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Muslim comic book superheroes come under attack

Naif Al-Mutawa’s superhero creations, the 99, have proved popular over the world, and have been praised by President Obama.  But hardliners, not for the first time, are accusing him of blasphemy:

While the Kuwaiti government has endorsed his work, not everyone agrees with its message. In the past year, a Twitter campaign has accused him of being a blasphemer who should be brought to trial; and a legal case has been launched against him – not by the state, but by a fellow Kuwaiti suing him for heresy. (If he loses – and he firmly believes he won’t – he could face a prison sentence.)

As the Independent points out, he also has detractors on the American conservative right.  Having looked up what two of the usual suspects have to say about him, I couldn’t find any compelling evidence that he was actually some kind of stealth jihadist.  Yes, one character (who is apparently French) wears a burkha, but many members of the 99 would probably get those puritanical Muslim Patrol types hot under the collar.

Al-Mutawa clearly set out, in part, to combat negative images of Islam and Muslims.  He could have gone about this in different ways, made different choices. What kind of myth of origins accounts for the superheroes’ powers? It’s interesting that Al-Mutawa traces their story back to a moment which pitted a Muslim city against a non-Western enemy, and which foregrounded the importance of preserving learning and culture from those seeking to destroy books and artworks.

The first episode of The 99 begins in 1258, with the Siege of Baghdad. “Generation after generation of Arabs know this story. It is pivotal to our history, when the Mongols invaded and destroyed the Grand Library.”

And who would be the superheroes’ chief enemy?  As with the myth of origins, here too the ‘clash of civilisations’ narrative has been avoided. The supervillain of the series is:

Rughal, an Osama bin Laden-inspired villain who could just as well be the face of Isis or “any other self-styled messiah” in our post-al-Qaeda world.

As the Independent reports, Al-Mutawa goes a step further than simply pitting more progressive Muslim heroes against a fundamentalist baddie.  A key component of the 99 mythology is a “self-updating mechanism”.  This might seem a slightly recondite plot element, but it reflects the creator’s strong views about the current divisions within Islam:

There is also what Al-Mutawa calls a “self-updating mechanism” within The 99. As he explains it: “Everyone believes the Koran is for all time and all place. Some people believe that means the original interpretation from ancient history is still relevant today – which I don’t believe. There there’s the group that thinks it is a living, breathing document. The ‘updating mechanism’ captures that. And Rughal does not want the updating to happen.”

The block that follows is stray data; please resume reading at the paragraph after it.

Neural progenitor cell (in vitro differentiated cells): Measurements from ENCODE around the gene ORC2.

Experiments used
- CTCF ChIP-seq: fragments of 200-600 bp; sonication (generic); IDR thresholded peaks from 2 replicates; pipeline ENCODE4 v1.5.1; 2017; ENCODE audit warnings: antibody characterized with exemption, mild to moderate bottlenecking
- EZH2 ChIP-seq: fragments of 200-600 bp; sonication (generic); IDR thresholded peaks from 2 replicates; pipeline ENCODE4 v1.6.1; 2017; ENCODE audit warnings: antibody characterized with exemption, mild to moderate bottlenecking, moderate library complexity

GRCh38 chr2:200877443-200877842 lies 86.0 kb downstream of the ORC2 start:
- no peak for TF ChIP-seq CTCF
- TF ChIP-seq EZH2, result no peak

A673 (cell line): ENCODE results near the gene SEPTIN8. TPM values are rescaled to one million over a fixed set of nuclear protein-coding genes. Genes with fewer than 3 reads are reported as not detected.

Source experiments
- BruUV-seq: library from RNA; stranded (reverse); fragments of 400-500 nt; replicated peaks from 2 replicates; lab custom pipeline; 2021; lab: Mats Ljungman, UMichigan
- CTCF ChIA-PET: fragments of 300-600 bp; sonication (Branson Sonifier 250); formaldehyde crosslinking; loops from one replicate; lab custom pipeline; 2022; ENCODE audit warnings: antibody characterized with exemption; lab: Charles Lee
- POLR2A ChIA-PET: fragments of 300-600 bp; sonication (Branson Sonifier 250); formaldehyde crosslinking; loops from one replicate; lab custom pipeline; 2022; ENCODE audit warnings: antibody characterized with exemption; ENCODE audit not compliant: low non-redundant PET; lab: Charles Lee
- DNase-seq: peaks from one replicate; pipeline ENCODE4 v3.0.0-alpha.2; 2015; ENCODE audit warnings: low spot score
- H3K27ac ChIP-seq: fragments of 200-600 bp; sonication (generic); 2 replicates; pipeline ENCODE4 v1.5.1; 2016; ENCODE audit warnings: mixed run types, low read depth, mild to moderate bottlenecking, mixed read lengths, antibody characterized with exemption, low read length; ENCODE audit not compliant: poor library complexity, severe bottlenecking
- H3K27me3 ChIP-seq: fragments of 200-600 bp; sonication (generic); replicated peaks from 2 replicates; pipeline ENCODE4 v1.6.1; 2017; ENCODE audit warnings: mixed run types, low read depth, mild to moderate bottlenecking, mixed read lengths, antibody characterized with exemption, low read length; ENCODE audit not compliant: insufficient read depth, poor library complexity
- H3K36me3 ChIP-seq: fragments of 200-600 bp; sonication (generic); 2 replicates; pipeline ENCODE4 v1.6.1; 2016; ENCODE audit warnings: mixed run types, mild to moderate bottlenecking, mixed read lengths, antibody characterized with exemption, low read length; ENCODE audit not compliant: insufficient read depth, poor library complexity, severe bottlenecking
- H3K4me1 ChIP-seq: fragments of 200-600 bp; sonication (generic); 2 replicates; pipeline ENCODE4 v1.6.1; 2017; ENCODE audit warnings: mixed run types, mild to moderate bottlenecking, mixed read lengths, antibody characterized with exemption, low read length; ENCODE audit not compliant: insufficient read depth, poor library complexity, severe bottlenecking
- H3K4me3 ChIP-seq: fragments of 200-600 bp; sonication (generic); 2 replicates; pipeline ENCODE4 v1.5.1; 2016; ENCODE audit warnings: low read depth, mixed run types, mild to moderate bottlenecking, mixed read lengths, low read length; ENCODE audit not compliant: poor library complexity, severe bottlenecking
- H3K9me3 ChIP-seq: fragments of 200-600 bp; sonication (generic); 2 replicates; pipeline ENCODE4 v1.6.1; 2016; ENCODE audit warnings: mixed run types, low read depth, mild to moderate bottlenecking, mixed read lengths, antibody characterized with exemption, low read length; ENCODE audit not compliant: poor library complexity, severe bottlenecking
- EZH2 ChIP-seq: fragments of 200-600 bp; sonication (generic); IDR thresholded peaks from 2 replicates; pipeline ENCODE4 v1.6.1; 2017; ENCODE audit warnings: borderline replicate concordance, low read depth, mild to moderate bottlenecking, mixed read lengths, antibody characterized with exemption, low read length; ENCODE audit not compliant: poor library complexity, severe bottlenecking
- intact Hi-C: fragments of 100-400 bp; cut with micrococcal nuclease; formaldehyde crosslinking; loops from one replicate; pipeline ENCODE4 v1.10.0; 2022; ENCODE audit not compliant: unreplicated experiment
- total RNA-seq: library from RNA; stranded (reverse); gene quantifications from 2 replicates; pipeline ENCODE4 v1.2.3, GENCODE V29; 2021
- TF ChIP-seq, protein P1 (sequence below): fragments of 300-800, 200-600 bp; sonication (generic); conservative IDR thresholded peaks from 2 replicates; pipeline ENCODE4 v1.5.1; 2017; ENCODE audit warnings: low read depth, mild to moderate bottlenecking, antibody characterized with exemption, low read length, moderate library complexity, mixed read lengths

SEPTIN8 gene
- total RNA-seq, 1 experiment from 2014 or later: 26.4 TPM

Here’s some interesting further detail about how the mechanism plays out in the story:

The message here is that it is harmful for a minority to control the interpretation of Islam, but we do not explicitly state this. Also, all these stones have self updating mechanisms in them. Rughal does not want the stones to update past the 13th century which is when they were made so when he convinces ‘THE 99’ that he is the good guy, he gives all of them the same uniform. They look identical. He controls them by controlling the knowledge they have. On the other hand, Dr. Ramzi, the paternal guiding figure, reveals to them that each of their stones actually have a blue print for a uniform which is unique to them. The stones also update. Dr. Ramzi is a leader not a ruler. He is not threatened by ‘THE 99’ being stronger than him or smarter than him. They have competing leaderships: one is rigid, narrow and determined according to the whims of a single individual. The other is democratic, expansive and flexible.

The series has prompted mutterings of ‘Da’wah’, propaganda, apologism.  But these accusations seem unearned, given how actively the series appears to articulate the necessity to combat fundamentalism, embracing instead an Islam which is hardwired to update itself automatically – a process which mustn’t be thwarted by regressive forces.  Spiked reported back in 2011:

The Columbia-educated Dr Naif Al-Mutawa reportedly got the idea for The 99 after hearing about a Palestinian sticker book which championed suicide bombers. ‘I wanted to reposition Islam for Muslims’, he said in a recent interview.

With enemies on both sides, it’s probably just as well that 99 has been known to team up with the Justice League of America.

Gene adds: Here is a TED talk that al-Mutawa gave about The 99 in 2010. He seems like a decent guy who believes strongly in what he is doing but doesn’t take himself too seriously. I wish him and his project the best.